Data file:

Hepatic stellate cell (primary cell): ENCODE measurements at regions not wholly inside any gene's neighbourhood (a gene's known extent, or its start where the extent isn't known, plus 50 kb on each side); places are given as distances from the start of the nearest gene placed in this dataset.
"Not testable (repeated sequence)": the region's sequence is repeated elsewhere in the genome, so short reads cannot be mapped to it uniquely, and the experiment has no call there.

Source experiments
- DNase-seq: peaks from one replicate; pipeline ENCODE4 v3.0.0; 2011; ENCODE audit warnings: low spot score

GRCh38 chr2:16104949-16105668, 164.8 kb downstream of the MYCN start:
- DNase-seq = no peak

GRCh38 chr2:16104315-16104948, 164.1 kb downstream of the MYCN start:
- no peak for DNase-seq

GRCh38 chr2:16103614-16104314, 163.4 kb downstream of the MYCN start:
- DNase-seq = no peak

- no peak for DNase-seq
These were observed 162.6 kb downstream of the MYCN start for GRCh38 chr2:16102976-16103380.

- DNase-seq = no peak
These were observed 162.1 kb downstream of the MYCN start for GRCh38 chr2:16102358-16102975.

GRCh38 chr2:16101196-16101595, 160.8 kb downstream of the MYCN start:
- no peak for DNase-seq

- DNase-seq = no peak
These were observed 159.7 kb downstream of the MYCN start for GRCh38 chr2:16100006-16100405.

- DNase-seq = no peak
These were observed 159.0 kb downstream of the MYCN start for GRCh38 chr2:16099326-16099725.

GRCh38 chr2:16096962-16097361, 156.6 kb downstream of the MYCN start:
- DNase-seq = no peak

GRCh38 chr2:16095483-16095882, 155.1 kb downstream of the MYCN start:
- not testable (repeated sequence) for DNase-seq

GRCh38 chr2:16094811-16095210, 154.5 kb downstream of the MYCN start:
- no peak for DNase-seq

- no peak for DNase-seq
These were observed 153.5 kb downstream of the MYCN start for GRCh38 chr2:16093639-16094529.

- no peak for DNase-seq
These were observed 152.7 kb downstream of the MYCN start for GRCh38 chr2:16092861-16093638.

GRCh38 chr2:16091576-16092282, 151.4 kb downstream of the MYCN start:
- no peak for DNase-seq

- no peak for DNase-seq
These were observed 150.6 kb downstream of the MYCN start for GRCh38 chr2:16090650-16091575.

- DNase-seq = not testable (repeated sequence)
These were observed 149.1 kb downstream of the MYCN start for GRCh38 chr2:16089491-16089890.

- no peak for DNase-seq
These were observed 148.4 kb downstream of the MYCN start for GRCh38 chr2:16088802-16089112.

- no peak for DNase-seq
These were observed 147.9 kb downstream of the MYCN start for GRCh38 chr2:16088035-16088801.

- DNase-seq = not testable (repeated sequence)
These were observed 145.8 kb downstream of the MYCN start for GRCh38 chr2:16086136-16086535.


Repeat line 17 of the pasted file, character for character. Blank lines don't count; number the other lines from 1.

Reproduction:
- DNase-seq = no peak